...Real Estate investments: in 15 years, conservatively can sell or refinance to cash out approximately $300,000...So what is that worth today and does it generated any income or cost you anything now?If that is your home, then I normally wouldn't count as a retirement investment but instead as a non-retirement asset...2) What can I do with the $62,000... Pay off the car loan(unless it is a low interest loan) and plan on paying cash for your next car. At your age and income level, car loans are a red flag that something isn’t right. Even the low interest car loans are usually instead of a cash rebate or a better price. In addition to saving on the interest, when you pay cash for a car you will tend to spend less and enjoy making your old car last a bit longer. Greg
You didn't mention any family; this would make a difference depending on wife, children - for health costs, college costs, etc. I'll assume you are single.You are probably living on about $60K net today (gross minus taxes and 401K & IRA contributions). When I got within a few years of retirement, I began doing net calculations in addition to gross. As hohum mentioned, your current $185K will be fairly hefty in 20 years and should give you a good base to draw from. Adding in your contributions along the way should put you well over $2M. I'm not going to do all the math, but you should take the $60K net you now need (or some percentage of that), determine what that will be in 20 years based on x% inflation.Then take that total savings number and most people use a 4% draw in their calculations. Remember, if you take 4% of $2M, that's $80K gross. You need to pay tax on that depending on your bracket at the time.I also would not totally dismiss SS. I don't know of any politician who wants to be the one to say, it's finished. My guess is that they will raise the tax, raise the max, cut benefits, etc. before putting SS out of business. If you're making $100K or better, you're paying the max into SSA. I wouldn't be surprised if you don't draw $15-$20K by the time you retire.Lastly, I wouldn't use the $62K cash for anything other than emergencies or something you really need. Put it into a MMA (currently earning 4-5%. That will get you another $2-3K per year.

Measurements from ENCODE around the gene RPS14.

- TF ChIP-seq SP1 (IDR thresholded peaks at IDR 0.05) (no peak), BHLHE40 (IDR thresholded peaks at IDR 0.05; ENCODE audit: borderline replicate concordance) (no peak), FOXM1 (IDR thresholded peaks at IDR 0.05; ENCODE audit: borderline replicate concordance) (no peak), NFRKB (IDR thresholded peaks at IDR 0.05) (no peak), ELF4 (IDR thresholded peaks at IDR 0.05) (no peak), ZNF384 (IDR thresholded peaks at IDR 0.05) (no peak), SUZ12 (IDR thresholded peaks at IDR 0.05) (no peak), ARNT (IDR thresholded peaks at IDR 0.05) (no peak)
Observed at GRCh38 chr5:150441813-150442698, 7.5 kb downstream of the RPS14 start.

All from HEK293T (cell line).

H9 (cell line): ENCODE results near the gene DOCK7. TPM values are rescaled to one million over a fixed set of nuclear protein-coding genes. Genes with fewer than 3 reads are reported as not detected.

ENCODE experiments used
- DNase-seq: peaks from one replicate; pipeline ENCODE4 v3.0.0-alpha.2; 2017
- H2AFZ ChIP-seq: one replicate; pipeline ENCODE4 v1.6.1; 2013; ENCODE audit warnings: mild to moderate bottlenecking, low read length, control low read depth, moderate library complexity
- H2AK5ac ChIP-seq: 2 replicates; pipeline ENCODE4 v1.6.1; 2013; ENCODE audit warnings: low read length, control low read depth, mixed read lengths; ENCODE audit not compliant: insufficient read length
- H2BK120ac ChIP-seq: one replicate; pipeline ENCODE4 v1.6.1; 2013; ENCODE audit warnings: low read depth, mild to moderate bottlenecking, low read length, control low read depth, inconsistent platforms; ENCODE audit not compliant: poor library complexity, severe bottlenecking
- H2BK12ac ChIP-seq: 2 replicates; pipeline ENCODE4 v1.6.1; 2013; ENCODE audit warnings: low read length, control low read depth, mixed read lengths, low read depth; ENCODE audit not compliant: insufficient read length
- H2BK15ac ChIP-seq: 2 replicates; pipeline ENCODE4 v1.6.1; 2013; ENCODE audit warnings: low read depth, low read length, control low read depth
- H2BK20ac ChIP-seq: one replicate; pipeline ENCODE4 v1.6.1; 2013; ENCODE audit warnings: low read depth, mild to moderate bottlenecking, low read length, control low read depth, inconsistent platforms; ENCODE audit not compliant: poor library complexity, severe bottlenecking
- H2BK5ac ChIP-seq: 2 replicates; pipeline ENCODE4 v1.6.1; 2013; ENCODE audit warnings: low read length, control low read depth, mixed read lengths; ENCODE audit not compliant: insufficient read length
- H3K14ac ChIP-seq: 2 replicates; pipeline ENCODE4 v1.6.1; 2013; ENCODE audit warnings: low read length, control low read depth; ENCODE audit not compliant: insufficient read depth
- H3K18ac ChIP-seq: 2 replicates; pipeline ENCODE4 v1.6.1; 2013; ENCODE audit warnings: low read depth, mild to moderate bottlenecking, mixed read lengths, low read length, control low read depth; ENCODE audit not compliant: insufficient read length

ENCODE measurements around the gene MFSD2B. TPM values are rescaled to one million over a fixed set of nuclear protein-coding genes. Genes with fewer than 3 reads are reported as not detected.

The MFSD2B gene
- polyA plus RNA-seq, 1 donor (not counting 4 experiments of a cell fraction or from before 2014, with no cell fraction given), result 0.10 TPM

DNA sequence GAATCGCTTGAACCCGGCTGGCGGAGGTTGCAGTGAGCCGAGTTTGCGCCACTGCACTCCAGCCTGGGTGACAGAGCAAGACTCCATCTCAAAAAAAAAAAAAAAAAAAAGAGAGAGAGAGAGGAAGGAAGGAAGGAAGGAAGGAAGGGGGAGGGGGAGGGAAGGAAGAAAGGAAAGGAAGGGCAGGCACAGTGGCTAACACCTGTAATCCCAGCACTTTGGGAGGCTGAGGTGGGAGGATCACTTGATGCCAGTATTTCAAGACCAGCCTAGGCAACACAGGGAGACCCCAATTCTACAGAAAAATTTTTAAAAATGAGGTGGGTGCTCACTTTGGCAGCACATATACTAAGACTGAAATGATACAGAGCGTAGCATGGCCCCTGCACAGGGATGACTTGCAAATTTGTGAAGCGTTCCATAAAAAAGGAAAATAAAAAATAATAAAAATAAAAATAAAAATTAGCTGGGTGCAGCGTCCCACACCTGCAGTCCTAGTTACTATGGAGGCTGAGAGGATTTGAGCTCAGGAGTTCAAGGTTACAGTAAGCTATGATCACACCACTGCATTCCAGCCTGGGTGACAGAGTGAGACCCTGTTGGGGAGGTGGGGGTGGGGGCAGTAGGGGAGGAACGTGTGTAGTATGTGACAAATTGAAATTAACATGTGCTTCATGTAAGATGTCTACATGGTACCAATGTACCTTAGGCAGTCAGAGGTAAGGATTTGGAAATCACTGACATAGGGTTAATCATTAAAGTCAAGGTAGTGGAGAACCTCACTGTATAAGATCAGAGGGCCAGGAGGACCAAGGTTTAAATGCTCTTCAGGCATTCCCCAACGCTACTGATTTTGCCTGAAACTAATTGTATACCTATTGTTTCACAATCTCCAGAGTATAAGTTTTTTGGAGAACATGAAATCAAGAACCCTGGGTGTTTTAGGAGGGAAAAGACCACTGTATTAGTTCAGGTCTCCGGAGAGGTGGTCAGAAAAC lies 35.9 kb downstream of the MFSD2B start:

Hello all!Thanks to everyone who replied and for all of the great information. Like I said, I thought I was in good shape, but the differences in the various calculators got me thinking.As for some of your comments:1) Yes, I'm single.2) The $300K future refinance $$ will be from an investment property (not my home).3)...and lastly, a couple of you have referred to me as a "he", but I'm female... very interesting.Thanks again for all of your time and thoughts!JB
3)...and lastly, a couple of you have referred to me as a "he", but I'm female... very interesting. Guilty of said offense- My apologiesHohum
JB,Unlike most other regulars on this board (ok, I'm mostly a regular reader, not poster), I'm comfortable with much of my emergency fund in equities. However, I wouldn't suddenly pour $40k into the market, but dollar cost average it in. I would also not do this at all unless you have nice chunks of credit available at relatively low interest.My point is that I can borrow about $25k at any time from my credit cards at under 8%. If I have laddered into investments (and, of course, done well), I can sell some off when needed to pay off this debt in a reasonable time. This allows me to earn more than the 5% or so my money market gives me. (Again, assuming my investments do better than this! If you doubt your's will do so, don't even consider this advice!)Notice that I mentioned $40k above. I personally would feel uncomfortable with less than about $20k in liquid assets. For me, this equals about 6 months living expenses (not easy in the SF Bay area!), & I would adjust it up if my expenses were higher.Byron
BTW, the max for 401k in 2007 is 15,500, and I believe it is going to be 16K in 2008.Otherwise, looks good! Keep saving and you'll be doing fine. I keep about $40K in cash, so your $60K looks OK to me, although I might invest some more of it. But comfort level is very important and if it helps you sleep at night, no reason to change it. Just make sure you are earning at least 5% on it.Karen